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Woman dies in Seattle boat crash

Posted on Jul 21, 2014

Photo via Q13 Fox

A 33-year-old Seattle woman, Melissa Protz, died on Wednesday, July 16th while sailing on Lake Washington near Seattle’s Leschi neighborhood. Ms. Protz’s sailboat was slowly returning to shore late that night because the wind had died down. Her sailboat was struck broadside, or possibly head-on, by a motorboat that was traveling at up to 50 miles per hour. Other occupants of the sailboat were injured due to the impact.

In total, there were seven people on the sailboat and four people in the powerboat according to the Seattle Fire Department. The captain of the powerboat, a 46-year-old Renton man, was allegedly impaired at the time of the accident. The captain was arrested for suspicion of homicide by motor craft. He apparently had prior drunk driving incidents.

Melissa Protz was a teacher at St. Assumption-St. Bridget School and is said to have had a “way with people and especially kids that made relationships easy and learning more fun than work.”

This news story is almost identical to a case I handled years ago when an 18 year old man was idle on Lake Sammamish in the dark when a speeding boat struck his boat and killed him. It was a great tragedy and adding to this his body was not found. As in the case of Ms. Protz, the young man was not married. In the state of Washington under the Wrongful Death statute, RCW 4.20.020, there is no recovery for the parents or siblings' anguish, pain and suffering, and loss of love and affection unless the parents, or siblings, were dependent on the deceased for support. The only recovery in this situation is under the Survival statute, RCW 4.20.046, for loss of accumulations to the estate of the deceased. The accumulations are the deceased’s anticipated income over their lifetime less what they would spend over that lifetime.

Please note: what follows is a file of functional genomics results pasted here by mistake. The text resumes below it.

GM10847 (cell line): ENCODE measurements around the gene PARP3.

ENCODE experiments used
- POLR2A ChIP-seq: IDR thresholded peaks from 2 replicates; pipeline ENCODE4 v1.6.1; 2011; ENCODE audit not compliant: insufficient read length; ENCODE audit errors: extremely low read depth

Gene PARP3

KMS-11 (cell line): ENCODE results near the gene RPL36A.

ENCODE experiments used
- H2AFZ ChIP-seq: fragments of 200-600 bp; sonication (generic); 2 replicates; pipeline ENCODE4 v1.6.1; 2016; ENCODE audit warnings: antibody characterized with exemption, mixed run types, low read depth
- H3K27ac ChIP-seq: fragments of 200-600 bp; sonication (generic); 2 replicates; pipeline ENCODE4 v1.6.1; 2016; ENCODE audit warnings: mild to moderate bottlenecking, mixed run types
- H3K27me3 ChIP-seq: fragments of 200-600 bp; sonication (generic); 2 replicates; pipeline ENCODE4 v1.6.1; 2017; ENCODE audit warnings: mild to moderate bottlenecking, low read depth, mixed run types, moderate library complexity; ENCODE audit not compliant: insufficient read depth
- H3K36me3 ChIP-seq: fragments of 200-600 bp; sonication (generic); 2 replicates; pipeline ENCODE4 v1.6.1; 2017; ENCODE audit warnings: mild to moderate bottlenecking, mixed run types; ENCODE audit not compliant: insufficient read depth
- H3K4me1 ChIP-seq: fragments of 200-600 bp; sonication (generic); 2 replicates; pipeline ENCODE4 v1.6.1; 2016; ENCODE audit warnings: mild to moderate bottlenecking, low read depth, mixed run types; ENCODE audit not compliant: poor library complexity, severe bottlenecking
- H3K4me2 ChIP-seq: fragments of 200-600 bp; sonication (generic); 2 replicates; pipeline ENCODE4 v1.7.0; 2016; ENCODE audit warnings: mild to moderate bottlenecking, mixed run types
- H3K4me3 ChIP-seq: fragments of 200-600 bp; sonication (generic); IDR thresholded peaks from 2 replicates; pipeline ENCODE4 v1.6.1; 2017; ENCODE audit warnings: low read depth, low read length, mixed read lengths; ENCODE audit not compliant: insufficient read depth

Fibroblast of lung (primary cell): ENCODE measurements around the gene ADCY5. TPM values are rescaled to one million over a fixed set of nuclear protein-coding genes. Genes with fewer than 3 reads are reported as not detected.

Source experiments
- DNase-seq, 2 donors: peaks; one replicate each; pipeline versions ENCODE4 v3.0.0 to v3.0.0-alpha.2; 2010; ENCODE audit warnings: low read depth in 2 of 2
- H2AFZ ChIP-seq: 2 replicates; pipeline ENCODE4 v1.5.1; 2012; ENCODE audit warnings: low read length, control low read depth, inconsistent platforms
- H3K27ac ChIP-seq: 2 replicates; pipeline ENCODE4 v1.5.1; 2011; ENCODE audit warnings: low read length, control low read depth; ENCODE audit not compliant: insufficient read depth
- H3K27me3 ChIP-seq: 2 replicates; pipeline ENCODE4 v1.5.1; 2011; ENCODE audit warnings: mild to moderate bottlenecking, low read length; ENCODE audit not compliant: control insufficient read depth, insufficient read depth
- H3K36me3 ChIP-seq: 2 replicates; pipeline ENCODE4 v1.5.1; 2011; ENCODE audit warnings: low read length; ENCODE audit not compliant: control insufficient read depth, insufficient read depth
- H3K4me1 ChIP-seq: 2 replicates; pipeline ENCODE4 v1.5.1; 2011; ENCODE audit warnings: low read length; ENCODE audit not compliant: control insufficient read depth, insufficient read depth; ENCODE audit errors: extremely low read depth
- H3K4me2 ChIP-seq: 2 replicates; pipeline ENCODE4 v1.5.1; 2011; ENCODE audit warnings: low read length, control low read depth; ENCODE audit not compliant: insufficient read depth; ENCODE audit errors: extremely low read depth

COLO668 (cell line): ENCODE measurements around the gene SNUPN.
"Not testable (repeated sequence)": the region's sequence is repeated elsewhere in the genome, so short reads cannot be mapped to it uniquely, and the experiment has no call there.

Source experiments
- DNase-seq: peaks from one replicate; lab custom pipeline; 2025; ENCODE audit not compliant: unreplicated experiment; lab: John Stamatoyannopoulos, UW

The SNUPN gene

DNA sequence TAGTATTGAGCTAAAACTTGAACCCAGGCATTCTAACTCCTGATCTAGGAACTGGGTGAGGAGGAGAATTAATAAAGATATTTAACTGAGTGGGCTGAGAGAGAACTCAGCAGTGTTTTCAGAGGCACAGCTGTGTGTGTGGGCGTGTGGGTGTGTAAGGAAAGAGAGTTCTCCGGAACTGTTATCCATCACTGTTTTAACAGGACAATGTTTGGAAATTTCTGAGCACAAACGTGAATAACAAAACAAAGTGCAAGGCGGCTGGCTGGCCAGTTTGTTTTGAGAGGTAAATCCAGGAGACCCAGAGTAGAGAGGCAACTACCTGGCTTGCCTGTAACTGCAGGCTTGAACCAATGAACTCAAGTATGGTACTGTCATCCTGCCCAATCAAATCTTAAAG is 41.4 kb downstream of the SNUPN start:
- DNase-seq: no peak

The fact that the Wrongful Death laws in Washington deny a cause of action to the parents of an emancipated son or daughter has been attacked as unfair. There have been attempts by the Washington State Association for Justice to change the law but the legislature has failed to remedy what we see as an injustice.

If you or someone you know has died as the result of the negligence of another person, contact me for experienced legal representation that will help you get justice for your loss.